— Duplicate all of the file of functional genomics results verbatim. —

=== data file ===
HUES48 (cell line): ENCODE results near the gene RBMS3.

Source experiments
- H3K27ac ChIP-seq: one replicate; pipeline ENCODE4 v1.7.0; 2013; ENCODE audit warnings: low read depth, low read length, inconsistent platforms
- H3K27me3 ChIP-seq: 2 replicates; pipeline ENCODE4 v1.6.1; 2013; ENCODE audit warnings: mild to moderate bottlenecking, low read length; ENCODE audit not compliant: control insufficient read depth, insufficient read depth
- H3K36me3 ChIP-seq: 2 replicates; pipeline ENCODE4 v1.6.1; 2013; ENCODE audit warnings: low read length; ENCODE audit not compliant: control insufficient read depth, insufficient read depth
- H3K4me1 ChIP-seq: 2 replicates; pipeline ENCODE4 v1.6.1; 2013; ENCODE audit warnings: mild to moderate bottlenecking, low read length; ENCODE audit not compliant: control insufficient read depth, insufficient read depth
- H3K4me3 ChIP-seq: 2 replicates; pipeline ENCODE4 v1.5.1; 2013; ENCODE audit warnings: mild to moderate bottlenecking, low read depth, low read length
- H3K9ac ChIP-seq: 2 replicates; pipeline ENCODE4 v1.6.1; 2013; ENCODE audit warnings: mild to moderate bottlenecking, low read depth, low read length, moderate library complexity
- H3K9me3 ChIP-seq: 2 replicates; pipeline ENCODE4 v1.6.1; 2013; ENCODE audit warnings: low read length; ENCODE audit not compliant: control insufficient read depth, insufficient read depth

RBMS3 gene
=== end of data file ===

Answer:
HUES48 (cell line): ENCODE results near the gene RBMS3.

Source experiments
- H3K27ac ChIP-seq: one replicate; pipeline ENCODE4 v1.7.0; 2013; ENCODE audit warnings: low read depth, low read length, inconsistent platforms
- H3K27me3 ChIP-seq: 2 replicates; pipeline ENCODE4 v1.6.1; 2013; ENCODE audit warnings: mild to moderate bottlenecking, low read length; ENCODE audit not compliant: control insufficient read depth, insufficient read depth
- H3K36me3 ChIP-seq: 2 replicates; pipeline ENCODE4 v1.6.1; 2013; ENCODE audit warnings: low read length; ENCODE audit not compliant: control insufficient read depth, insufficient read depth
- H3K4me1 ChIP-seq: 2 replicates; pipeline ENCODE4 v1.6.1; 2013; ENCODE audit warnings: mild to moderate bottlenecking, low read length; ENCODE audit not compliant: control insufficient read depth, insufficient read depth
- H3K4me3 ChIP-seq: 2 replicates; pipeline ENCODE4 v1.5.1; 2013; ENCODE audit warnings: mild to moderate bottlenecking, low read depth, low read length
- H3K9ac ChIP-seq: 2 replicates; pipeline ENCODE4 v1.6.1; 2013; ENCODE audit warnings: mild to moderate bottlenecking, low read depth, low read length, moderate library complexity
- H3K9me3 ChIP-seq: 2 replicates; pipeline ENCODE4 v1.6.1; 2013; ENCODE audit warnings: low read length; ENCODE audit not compliant: control insufficient read depth, insufficient read depth

RBMS3 gene